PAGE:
CEC doesn’t inherently make a soil superior; it indicates its nutrient-holding capacity. Re-amending soils to replace lost nutrients is common, and a CEC doesn’t guarantee faster or stronger plant growth. Soil building is about balancing priorities based on research, personal preferences, and ever-evolving knowledge.

The Juice Is Worth The Squeeze

This article is just the beginning. Soil building is intricate, but this foundation prepares you for the advanced concepts ahead. Embracing this skill makes you a cultivation powerhouse. Not only will you master soil creation, but you’ll also revive land and restore its vitality. Stay tuned for the next article, where we’ll delve deeper into these themes.   mixing soil with your feetmixing soil with your feet

Below I have included a soil mix that has been meticulously balanced with the theories mentioned above. The soil mix is for 4 cubic feet of soil. Cannabis growing in living soil has a difficult obstacle to overcome, nitrogen late in flower. The soil mix listed is intentionally built with low nitrogen so the grower can control nitrogen levels by adding amino acids through the growth cycle, which is a fantastic solution to the problem. This approach is the same approach I use to limit nitrogen late in flower. Nitrogen does not heavily antagonize other elements, but in extreme deficiencies, it will antagonize calcium, magnesium and copper uptake. This mix has a lot of benefits, and can be used as a no till living soil mix for soil beds. I personally know of people using this mix that have ran in the same soil over 30 times, after each use it is crucial to soil test and reammend to fill any nutrient gaps in the soil profile. If you don’t want to run a low nitrogen mix you can add 2 cups of alfalfa meal.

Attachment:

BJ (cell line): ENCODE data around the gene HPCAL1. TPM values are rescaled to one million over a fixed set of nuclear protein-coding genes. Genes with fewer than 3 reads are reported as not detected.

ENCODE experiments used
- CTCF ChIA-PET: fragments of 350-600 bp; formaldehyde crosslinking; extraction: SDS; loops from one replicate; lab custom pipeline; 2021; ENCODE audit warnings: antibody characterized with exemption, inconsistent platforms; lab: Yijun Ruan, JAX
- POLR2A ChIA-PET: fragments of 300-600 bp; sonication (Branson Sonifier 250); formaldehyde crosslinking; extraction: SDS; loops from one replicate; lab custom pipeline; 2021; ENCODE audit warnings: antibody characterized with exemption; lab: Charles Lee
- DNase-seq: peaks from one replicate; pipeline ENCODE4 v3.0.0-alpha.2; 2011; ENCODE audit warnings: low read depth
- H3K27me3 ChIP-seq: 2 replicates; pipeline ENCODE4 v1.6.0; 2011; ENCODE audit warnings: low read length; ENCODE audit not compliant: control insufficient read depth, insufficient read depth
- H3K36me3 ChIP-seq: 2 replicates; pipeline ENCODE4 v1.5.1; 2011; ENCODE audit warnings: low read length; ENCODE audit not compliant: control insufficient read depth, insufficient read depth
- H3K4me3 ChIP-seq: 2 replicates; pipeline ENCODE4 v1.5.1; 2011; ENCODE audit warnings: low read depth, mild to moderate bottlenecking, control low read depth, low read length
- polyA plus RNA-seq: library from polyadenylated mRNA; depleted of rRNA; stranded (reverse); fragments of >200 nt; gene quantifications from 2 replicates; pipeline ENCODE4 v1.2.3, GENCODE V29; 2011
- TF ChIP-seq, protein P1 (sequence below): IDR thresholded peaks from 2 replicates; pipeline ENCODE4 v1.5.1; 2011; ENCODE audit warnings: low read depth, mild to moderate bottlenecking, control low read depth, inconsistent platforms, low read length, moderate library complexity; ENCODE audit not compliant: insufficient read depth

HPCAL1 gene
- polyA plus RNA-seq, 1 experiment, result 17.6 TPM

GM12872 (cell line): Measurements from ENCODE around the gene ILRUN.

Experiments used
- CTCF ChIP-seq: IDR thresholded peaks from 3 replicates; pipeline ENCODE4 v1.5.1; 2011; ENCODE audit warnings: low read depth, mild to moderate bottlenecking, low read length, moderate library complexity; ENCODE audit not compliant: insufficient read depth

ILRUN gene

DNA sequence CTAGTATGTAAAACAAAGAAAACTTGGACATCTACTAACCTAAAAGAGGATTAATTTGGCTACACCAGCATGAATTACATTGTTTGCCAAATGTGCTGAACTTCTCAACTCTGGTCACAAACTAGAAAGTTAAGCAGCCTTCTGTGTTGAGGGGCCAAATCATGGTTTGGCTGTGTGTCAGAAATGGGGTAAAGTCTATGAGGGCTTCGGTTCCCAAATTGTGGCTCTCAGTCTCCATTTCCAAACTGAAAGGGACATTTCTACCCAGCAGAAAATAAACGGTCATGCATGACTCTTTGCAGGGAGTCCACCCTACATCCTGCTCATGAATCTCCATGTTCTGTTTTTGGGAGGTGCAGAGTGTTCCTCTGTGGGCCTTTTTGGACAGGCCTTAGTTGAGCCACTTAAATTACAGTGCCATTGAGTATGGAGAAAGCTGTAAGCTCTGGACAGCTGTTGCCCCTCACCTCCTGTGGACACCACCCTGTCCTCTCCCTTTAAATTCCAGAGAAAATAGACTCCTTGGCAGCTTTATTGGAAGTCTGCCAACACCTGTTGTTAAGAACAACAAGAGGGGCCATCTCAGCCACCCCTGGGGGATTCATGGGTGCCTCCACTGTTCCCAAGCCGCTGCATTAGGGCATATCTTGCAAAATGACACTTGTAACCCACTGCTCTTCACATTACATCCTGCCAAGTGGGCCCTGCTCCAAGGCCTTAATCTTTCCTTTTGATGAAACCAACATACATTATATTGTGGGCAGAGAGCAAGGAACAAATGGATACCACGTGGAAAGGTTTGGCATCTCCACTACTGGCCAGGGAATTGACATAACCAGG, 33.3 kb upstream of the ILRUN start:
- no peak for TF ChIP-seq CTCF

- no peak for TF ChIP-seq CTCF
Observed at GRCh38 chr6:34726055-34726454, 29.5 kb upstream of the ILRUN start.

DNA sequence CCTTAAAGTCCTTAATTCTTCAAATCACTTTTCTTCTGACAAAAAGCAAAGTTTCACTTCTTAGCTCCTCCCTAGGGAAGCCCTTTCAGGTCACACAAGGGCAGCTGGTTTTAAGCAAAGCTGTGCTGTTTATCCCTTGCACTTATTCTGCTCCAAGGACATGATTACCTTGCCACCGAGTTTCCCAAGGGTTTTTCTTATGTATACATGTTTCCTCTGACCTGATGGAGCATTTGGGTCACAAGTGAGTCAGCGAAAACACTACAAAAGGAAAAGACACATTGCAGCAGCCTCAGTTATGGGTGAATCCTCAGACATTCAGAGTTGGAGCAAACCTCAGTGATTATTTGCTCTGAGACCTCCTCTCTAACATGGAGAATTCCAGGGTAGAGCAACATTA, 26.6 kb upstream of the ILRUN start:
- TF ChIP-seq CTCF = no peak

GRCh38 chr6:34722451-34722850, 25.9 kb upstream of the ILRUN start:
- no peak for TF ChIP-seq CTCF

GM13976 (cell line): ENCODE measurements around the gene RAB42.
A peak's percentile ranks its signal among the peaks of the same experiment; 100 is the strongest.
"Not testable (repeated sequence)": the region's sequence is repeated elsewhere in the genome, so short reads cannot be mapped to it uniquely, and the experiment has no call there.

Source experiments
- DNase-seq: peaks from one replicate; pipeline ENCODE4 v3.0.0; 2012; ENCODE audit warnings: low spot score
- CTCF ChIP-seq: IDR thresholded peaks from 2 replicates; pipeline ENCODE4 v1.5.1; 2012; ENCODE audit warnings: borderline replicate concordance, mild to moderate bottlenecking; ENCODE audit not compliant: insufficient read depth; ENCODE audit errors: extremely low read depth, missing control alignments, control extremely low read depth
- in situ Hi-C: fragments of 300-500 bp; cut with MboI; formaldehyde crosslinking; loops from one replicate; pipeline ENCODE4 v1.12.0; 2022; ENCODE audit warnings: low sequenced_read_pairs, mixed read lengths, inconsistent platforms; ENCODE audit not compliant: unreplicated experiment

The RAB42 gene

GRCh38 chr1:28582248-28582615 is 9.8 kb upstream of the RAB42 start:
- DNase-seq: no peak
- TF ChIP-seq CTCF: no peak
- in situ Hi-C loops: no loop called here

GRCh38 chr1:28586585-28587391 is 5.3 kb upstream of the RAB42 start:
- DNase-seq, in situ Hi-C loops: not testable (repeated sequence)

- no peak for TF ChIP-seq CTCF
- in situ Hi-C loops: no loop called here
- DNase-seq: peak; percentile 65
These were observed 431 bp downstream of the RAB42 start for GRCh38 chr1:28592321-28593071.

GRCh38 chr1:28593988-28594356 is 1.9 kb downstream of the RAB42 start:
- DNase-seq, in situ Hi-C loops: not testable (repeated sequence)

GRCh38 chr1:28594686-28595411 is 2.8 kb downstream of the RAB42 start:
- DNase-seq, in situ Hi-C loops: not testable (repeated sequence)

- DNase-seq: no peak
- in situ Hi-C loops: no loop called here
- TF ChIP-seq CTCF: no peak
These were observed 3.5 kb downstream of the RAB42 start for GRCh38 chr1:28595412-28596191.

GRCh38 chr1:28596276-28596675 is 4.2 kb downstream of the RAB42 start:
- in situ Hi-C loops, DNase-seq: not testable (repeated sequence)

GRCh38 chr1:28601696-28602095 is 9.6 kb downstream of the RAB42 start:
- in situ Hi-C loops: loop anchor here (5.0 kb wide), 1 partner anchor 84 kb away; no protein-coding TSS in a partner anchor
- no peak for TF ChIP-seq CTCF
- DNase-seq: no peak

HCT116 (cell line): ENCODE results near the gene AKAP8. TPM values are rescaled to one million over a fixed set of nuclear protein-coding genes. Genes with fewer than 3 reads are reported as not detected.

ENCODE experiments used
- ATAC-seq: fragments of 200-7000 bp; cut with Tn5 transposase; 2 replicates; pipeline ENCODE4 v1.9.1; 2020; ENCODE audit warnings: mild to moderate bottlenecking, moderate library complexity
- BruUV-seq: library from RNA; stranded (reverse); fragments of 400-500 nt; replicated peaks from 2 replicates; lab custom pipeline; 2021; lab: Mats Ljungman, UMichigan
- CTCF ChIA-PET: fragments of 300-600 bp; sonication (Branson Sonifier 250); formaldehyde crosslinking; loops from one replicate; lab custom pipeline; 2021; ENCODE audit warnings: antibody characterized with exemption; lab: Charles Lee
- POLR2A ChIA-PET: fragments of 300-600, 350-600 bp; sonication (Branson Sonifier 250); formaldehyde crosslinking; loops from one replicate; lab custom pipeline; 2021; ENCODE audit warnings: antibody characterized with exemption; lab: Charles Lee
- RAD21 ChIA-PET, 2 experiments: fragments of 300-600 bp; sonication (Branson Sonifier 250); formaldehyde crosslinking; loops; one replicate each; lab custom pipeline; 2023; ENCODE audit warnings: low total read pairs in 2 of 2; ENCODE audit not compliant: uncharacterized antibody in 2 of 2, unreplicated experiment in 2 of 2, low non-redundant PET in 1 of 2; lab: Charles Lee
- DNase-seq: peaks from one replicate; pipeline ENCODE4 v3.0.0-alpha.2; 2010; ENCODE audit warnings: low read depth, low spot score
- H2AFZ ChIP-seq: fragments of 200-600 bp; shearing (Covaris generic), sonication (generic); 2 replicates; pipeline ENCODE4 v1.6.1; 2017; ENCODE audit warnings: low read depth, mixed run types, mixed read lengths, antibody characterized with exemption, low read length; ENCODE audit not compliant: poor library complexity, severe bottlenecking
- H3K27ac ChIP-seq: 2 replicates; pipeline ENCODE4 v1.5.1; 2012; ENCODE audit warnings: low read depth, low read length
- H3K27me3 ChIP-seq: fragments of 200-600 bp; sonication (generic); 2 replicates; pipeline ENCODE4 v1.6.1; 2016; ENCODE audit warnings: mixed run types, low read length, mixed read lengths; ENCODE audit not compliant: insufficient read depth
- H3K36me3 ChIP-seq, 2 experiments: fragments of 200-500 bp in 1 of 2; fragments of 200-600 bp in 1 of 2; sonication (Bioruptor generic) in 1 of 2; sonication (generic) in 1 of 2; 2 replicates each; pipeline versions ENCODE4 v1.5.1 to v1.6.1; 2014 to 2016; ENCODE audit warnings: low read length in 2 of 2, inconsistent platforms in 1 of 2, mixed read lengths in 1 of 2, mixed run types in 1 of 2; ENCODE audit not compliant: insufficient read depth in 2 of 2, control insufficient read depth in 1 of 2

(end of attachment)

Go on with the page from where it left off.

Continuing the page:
Lovelight Medicinals Mix By Tim Hanrahan

Base Cation Saturation Ratio: 80:12:4 with P=K and B:Ca = 1:1000

  • 40% Peat
  • 20% High-Quality Compost: This includes earthworm castings, compost, and mushroom compost.
  • 20% Aeration: I prefer using perlite in various size chunks for aeration

Soil Amendments:

  • 560g of the following:
    • Soft Rock Phosphate: Contains Ca, P, trace minerals, and is a highly reactive colloidal clay.
    • Wollostonite (Cal-sil): Provides Ca and Si.
    • Zeolite: A unique clay with K, ammonium storage, and K storage properties.
    • Shrimp Meal: Rich in N, Ca, P, and Chitin.
  • 420g of the following:
    • Gypsum: Source of Ca and S.
    • Fish Bone Meal: Contains N, Ca, and P.
  • 280g of the following:
    • Tennessee Brown Rock Phosphate: Offers Ca, P, and trace minerals.
    • Kelp: Packed with K, Mg, S, trace minerals, and hormones.
  • 140g: Sun-po-Mg, which provides Mg, K, and S.
  • Additionally, add 2 cups of each: Granite, Basalt, Dry Humates, and Bio-char.

Further Reading:

About the Author: Luna Whitcomb

Luna Whitcomb is a seasoned pioneer in organic cannabis cultivation with over 14 years of diverse experience. Her expertise spans from crafting rich living soils teeming with symbiotic biology to integrating cutting-edge cultivation techniques. Luna has cultivated over 3.6 million cannabis plants, educating thousands through platforms like SKUNK Magazine, Patreon, and Youtube. Currently based in Oregon, she manages her own farm, supplying premium cannabis and nurturing her unique genetics line. Luna’s passion for the science of soil and cultivation enriches her contributions to Greenpoint Seeds, making her insights invaluable to readers and fellow cultivators.